Urska Velikonja (Emory University School of Law) has posted The Political Economy of Board Independence (North Carolina Law Review, Forthcoming) on SSRN. Here is the abstract:
Boards of public corporations have become considerably more independent since the turn of the millennium. Many in the business, policy and academic communities have pointed to new legal mandates after accounting scandals as the cause of increased board independence, but empirical evidence does not bear out their claim: change took place in unregulated space.
Empirical studies on the value of independent boards are at best inconclusive, yet the trend continues unabated. Two competing theories have been advanced to explain the trend. The first contends the trend is the product of conventional wisdom, which suggests that greater independence is always better. The second suggests that improvements in securities disclosure have made it possible for outside directors to oversee managers.
This Article proposes a third explanation for the independence trend: as a mechanism to control political regulatory risk. Federal financial regulation in the wake of corporate scandal or crisis is inevitable, but the shape it takes is not. The Sarbanes-Oxley Act proved to institutional investors that corporate governance reforms, in particular board independence, can be offered as a substitute for substantive regulation of financial markets and financial intermediaries that would be more costly for firms but also potentially more effective at curbing inefficient, yet lucrative, activities.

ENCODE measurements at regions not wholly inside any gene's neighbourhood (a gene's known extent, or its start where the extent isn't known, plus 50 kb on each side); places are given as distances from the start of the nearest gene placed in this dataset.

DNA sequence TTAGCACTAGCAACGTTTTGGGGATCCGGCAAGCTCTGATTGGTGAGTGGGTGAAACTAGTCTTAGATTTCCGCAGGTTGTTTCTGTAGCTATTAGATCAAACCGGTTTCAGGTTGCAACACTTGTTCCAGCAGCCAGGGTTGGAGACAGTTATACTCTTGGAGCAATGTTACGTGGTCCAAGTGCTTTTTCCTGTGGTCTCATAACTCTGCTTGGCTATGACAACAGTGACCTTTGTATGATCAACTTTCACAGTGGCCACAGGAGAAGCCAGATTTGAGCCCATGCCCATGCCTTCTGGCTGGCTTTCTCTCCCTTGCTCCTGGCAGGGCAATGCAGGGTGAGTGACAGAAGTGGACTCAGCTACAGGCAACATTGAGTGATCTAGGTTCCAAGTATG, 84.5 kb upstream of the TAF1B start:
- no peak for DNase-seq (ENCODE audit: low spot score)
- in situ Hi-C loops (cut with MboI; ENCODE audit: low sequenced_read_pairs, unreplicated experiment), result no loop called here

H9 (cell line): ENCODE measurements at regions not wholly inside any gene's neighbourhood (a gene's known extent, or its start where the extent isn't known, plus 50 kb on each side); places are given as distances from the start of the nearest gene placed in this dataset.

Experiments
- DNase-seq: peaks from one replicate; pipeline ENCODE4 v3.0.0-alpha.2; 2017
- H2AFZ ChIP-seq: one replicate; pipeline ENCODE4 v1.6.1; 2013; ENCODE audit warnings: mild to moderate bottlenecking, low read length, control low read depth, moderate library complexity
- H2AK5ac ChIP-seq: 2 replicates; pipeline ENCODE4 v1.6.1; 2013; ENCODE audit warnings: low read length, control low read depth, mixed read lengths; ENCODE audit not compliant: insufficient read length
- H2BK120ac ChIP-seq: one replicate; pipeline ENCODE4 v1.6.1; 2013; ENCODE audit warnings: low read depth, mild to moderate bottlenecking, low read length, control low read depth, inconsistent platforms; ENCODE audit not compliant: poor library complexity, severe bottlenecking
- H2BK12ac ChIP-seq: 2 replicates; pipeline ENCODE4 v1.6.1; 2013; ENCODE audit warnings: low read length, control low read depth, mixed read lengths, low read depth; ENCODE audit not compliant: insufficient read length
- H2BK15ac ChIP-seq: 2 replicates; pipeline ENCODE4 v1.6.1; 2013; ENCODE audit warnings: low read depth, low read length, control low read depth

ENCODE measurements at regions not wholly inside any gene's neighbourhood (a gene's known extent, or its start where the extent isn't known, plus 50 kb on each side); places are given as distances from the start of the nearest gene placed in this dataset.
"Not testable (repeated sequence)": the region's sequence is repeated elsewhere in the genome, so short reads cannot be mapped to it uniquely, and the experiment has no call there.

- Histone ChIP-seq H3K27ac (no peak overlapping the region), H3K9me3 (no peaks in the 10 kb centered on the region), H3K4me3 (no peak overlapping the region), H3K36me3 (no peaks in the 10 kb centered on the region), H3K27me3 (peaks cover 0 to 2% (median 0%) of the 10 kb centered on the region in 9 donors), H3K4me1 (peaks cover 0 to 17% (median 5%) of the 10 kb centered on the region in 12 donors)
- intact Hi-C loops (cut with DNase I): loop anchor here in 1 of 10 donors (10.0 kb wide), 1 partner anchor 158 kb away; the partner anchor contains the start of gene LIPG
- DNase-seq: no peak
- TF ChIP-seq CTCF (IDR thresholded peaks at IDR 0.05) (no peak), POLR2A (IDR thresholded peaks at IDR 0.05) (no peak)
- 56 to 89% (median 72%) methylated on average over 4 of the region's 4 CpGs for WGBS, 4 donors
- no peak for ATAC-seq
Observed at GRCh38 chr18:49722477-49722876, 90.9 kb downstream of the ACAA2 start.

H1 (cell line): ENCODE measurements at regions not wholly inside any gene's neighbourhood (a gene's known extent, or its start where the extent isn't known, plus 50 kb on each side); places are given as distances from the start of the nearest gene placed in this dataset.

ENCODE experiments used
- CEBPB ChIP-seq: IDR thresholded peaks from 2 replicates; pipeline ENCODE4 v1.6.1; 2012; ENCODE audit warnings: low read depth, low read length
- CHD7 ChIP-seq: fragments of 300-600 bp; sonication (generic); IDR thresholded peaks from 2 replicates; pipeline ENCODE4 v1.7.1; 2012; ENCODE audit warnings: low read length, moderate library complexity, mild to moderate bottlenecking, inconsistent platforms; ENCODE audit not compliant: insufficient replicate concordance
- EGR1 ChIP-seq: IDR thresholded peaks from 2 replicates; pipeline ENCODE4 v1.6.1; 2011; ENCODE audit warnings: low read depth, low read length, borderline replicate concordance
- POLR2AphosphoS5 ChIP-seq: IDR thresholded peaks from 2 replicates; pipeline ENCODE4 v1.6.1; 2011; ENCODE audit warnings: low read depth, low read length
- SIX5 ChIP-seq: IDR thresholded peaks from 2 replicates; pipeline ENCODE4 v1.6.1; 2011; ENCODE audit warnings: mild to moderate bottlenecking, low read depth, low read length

The recent independence trend towards supermajority independent boards with a single nonindependent director and a nonexecutive chairman is a rational political strategy for institutional investors. It is efficient for institutional investors to trade marginal decreases in corporate performance for the reduced risk of costlier substantive federal regulation of corporate behavior. From the social welfare perspective, however, the trend appears to be inefficient.